The War for Talent is escalating, and the ramifications can be felt across industry segments, in both developed and emerging economies. Leaders increasingly worry about the strength of their talent pipeline and often this ball lands in the Human Resources department’s court. There is increasing pressure on HR leaders to craft talent strategies in line with the business agenda. This has, in the past, lead to a flurry of new programs, practices and processes to help organisations attract , retain and develop talent; yet for all the increasing sophistication of talent management practices, the situation continues to deteriorate.

In reality, there is little that reactive programs or practices can do in the absence of well researched strategy. There is an increasing acceptance that HR needs to bring a stronger strategic orientation to the boardroom. At a minimum, an orientation which addresses the unquestionable shifts in every organization’s talent reality.

In specific, there are four trends which every talent strategist must increasingly acknowledge, and provide for –

1. Global business is converging, getting riskier and more complex.

Organizational outcomes are increasingly influenced by external factors beyond our control. One size solutions don’t work across the disparate talent circumstances that a global business is forced to contend with.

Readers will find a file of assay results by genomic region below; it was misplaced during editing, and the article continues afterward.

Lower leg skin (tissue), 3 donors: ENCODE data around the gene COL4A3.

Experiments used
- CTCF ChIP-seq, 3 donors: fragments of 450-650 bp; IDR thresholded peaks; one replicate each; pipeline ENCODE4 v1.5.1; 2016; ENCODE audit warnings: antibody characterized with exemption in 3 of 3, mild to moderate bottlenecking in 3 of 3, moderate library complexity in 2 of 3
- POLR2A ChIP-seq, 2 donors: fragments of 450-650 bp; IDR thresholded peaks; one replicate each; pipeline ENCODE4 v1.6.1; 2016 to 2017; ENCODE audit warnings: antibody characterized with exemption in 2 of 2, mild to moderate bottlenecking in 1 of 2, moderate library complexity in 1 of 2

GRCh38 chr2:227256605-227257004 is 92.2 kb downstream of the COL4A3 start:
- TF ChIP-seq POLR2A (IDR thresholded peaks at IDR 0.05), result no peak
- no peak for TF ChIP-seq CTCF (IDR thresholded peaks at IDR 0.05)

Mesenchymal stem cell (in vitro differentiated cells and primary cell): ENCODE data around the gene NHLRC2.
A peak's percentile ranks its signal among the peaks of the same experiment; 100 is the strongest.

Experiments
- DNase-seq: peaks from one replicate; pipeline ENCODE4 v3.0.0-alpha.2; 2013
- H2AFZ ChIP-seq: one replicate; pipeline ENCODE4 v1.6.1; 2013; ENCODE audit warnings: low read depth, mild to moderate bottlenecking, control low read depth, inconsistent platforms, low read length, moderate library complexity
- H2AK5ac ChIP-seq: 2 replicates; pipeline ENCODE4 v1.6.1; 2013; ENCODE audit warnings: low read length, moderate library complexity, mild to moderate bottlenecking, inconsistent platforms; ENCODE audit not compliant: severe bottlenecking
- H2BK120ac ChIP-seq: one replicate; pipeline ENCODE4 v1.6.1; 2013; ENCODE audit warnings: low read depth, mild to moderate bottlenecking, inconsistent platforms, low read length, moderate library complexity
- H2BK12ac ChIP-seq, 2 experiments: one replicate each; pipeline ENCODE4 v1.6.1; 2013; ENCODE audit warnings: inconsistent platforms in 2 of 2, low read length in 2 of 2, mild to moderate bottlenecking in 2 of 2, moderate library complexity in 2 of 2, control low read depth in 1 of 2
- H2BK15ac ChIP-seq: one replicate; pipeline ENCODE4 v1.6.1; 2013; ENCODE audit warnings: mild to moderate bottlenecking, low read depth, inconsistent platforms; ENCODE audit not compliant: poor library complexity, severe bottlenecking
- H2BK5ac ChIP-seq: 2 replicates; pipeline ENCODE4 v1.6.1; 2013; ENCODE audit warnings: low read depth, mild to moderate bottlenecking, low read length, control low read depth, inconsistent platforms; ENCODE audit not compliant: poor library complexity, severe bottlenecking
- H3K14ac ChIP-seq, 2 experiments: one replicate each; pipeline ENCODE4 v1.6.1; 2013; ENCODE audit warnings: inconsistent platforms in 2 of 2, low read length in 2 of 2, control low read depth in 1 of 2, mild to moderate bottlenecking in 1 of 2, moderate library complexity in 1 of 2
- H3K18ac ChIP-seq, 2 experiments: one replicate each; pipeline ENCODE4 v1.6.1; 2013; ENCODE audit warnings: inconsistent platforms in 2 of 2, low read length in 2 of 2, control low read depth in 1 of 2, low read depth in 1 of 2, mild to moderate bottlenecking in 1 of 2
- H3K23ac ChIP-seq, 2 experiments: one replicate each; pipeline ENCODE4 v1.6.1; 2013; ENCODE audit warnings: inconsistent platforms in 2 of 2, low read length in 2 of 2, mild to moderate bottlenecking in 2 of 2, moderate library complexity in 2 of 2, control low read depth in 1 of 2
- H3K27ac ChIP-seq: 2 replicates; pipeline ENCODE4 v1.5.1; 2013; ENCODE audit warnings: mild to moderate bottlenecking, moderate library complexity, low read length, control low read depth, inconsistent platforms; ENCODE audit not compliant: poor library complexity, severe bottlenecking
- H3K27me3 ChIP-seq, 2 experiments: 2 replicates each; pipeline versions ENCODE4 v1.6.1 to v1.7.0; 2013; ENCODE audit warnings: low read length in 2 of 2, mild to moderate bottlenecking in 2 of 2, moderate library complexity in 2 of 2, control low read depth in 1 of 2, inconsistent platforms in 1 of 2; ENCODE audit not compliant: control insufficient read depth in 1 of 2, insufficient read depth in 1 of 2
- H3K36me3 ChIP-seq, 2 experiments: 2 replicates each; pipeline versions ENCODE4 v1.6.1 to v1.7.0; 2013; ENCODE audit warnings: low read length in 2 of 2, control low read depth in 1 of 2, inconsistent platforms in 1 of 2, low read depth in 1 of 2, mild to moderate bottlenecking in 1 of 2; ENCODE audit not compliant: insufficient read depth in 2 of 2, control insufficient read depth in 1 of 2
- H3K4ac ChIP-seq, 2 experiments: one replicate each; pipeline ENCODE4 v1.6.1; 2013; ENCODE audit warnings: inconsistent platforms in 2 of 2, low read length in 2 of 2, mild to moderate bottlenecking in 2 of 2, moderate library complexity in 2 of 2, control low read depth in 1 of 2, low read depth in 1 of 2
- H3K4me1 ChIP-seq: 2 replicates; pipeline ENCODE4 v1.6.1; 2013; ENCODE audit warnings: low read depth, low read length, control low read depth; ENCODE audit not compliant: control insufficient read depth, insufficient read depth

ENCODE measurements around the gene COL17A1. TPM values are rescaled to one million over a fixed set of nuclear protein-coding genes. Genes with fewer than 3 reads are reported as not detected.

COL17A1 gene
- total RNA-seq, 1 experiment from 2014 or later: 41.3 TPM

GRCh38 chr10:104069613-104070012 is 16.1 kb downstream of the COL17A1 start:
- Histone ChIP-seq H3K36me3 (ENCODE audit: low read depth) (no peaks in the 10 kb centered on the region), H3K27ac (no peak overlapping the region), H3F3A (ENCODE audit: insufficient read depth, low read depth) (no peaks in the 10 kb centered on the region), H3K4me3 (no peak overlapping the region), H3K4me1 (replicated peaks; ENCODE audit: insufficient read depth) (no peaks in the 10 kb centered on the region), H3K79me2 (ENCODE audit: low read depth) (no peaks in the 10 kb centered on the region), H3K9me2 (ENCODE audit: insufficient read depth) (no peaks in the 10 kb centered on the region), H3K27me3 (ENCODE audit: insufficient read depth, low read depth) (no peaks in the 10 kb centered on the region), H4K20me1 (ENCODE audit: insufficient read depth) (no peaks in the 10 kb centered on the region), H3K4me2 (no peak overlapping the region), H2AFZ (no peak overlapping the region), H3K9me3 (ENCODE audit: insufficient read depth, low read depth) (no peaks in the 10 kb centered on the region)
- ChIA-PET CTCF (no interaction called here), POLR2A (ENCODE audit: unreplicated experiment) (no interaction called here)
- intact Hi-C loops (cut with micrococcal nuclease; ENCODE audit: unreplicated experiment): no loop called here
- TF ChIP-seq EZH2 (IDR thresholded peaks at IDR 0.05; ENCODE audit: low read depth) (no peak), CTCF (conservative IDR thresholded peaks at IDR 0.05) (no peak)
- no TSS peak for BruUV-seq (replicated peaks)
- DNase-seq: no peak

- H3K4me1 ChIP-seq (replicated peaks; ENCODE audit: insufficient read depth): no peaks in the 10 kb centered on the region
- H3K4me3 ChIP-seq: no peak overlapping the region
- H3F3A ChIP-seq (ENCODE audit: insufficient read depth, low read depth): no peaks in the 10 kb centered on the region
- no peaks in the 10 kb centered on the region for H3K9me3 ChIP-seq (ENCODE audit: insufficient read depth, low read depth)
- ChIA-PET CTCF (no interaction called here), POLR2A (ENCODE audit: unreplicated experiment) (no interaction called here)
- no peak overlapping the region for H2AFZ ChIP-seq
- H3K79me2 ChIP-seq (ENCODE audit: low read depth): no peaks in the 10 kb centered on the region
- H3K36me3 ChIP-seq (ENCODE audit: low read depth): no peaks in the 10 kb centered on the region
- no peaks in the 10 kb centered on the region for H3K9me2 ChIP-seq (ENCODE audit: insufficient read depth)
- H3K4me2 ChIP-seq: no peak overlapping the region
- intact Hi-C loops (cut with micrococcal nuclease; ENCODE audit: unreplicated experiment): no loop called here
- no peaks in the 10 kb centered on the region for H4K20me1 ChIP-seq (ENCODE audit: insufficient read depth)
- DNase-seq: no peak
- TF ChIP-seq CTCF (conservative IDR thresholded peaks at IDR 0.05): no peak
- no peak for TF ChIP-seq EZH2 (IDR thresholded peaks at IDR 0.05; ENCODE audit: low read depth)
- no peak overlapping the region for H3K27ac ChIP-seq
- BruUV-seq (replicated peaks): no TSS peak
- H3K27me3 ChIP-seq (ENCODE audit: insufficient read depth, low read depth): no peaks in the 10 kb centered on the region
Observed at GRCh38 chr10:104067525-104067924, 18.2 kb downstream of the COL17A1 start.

2. Talent is getting commoditized. Today’s employee makes a daily choice.

Information asymmetry has corroded the institution’s erstwhile advantages as a career benefactor, a custodian of equity, and provider of financial security. The fading stigma associated with job hopping, the increasing risk of retrenchment and rise in strategic outsourcing has fundamentally altered 21st century employment drivers.

3. The “War for Talent” will distinctly escalate over the coming decade in several key markets across the world.

Talent today doesn’t chase retirement benefits. It chases employment value. Organisations which are better at providing this value win. As a direct consequence, 20th century management practices are proving increasingly ineffective with 21st century employees.

4. Winning organisations are moving beyond process based Talent Management by developing a broad based talent culture.

There exists a strong need for long term talent strategy, which is built and executed within the business, rather than the periphery. While we need to inspire leaders on their role in building a talent culture, the human resources department, with its unique vantage point, must play an impactful facilitators role in talent strategy formulation and execution.


Stay connected with us in Social Media!